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New drug candidate shown to delay motor neurone disease onset

PBR Staff Writer Published 30 May 2017

Scientists at the University of Sheffield in the UK have reported encouraging early results in study of a potential drug to combat a form of motor neurone disease.

Scientists at Sheffield University’s Institute of Translational Neuroscience (SITraN) believe the drug has demonstrated the potential to prevent the death of motor neurones and stop the onset of the disease.

Motor Neurone Disease, which is also called as Amyotrophic Lateral Sclerosis (ALS), is a progressive neurodegenerative disease that results in muscle weakness, paralysis and respiratory failure.

British artificial intelligence company Benevolen has discovered the drug candidate, on which the research was conducted by the team under the leadership of Dr Richard Mead and Dr Laura Ferraiuolo from the university’s SITraN.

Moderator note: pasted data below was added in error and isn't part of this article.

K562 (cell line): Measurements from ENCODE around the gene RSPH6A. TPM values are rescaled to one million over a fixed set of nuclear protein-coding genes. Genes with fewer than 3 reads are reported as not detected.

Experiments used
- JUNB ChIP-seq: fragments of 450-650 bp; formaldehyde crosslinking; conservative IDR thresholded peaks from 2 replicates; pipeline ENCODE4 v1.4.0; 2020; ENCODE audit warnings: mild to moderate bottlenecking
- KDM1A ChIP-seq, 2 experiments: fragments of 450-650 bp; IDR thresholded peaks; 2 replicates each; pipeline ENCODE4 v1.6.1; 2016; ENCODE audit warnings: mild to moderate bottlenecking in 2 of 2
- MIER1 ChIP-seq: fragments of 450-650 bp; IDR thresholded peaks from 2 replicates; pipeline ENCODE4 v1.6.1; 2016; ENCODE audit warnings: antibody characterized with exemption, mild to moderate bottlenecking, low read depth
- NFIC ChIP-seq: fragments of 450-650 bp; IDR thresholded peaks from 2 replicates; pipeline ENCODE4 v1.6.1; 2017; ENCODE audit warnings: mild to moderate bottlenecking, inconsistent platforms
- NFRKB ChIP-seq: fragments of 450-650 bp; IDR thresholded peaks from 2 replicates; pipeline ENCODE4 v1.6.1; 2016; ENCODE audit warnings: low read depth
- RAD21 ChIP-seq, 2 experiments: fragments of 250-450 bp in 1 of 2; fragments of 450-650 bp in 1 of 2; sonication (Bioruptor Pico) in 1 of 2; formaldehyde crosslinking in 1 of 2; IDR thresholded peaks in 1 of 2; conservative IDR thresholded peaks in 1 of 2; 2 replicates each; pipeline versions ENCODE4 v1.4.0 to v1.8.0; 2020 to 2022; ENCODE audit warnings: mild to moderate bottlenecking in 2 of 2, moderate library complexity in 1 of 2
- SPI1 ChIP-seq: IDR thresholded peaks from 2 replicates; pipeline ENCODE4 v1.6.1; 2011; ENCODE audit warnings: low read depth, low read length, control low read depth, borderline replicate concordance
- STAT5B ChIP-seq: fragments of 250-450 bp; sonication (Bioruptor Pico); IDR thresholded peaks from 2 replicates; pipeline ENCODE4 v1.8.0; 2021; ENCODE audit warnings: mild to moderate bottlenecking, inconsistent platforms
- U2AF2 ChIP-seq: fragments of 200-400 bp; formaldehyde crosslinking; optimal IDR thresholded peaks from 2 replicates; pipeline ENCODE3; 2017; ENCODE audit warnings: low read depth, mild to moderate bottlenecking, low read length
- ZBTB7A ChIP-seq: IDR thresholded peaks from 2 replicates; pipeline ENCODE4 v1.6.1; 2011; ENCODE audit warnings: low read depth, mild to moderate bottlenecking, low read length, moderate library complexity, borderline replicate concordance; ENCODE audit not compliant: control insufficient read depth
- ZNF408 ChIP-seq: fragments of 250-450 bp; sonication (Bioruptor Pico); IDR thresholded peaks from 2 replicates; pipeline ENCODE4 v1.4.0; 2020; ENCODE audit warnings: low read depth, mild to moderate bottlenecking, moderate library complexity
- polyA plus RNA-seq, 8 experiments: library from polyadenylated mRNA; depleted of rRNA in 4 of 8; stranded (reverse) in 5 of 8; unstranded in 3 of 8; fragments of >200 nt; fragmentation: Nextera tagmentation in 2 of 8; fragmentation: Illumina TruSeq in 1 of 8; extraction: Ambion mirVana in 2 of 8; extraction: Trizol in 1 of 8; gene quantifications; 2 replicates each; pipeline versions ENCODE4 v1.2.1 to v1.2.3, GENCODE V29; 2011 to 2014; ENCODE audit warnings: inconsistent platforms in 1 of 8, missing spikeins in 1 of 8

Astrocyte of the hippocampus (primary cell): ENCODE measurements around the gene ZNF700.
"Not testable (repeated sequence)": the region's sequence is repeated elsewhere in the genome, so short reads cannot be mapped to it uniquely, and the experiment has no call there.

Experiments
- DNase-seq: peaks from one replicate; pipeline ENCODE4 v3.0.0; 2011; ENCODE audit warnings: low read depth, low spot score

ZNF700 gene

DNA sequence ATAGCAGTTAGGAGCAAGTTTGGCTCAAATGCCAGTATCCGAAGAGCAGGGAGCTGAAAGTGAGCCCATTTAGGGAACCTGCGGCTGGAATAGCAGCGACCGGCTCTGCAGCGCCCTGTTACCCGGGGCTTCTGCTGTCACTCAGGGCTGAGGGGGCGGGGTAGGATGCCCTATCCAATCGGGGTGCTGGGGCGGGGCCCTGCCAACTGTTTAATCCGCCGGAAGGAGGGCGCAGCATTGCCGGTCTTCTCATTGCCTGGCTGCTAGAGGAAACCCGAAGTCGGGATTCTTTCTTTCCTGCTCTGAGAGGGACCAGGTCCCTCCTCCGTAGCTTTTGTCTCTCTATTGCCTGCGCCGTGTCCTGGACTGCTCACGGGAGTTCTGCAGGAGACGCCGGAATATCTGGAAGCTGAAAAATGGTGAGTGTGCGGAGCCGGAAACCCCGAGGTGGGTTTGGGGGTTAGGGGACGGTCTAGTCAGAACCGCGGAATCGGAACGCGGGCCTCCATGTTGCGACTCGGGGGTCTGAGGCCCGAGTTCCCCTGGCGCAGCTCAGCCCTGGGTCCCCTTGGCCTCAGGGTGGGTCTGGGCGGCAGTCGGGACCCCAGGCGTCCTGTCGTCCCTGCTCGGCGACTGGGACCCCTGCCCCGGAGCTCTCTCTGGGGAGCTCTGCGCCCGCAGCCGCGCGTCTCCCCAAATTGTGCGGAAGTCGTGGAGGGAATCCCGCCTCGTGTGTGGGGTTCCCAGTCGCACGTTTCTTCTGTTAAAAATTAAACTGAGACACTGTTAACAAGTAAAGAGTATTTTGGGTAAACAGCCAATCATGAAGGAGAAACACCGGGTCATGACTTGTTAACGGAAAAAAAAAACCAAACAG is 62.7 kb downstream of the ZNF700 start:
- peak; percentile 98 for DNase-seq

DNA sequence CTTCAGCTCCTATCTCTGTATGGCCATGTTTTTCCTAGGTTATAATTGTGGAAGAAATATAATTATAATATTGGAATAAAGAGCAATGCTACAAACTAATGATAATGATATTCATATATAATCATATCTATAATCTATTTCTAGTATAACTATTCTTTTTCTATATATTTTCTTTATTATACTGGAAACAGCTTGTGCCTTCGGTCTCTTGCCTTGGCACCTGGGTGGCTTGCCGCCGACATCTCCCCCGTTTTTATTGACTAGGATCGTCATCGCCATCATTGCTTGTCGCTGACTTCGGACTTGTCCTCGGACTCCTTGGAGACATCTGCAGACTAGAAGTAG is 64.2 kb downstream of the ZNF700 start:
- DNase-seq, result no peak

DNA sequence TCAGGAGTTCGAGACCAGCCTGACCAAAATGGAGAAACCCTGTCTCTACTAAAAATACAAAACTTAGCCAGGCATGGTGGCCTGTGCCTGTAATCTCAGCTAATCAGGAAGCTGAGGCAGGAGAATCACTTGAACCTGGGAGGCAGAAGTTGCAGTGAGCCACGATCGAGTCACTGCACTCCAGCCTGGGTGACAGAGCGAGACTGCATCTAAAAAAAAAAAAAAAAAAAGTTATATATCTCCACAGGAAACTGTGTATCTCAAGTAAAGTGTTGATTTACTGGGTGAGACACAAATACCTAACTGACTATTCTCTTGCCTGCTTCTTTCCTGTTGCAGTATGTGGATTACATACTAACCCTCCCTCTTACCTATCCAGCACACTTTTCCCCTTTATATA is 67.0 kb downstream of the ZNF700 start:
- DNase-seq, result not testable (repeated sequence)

SITraN is planning to advance the research based on the existing study, evaluating the suitability and potential for clinical development.

Researchers are planning to present an abstract on the study at the Motor Neurone Disease Association 28th International Symposium in Boston of US, which will be held in December.

Currently, there are only two FDA-approved drugs for the disease, including Riluzole thatwas approved in 1995 and recently approved Edaravone.

SITraN’s Richard Mead said: “BenevolentAI came to us with some newly identified compounds discovered by their technology – two of which were new to us in the field and, following this research, are now looking very promising.

“Our plan now is to conduct further detailed testing and continue to quickly progress towards a potential treatment for ALS.”


Image: The study has showed that the drug can prevent the death of motor neurones in patient cell models. Photo: courtesy of The University Of Sheffield.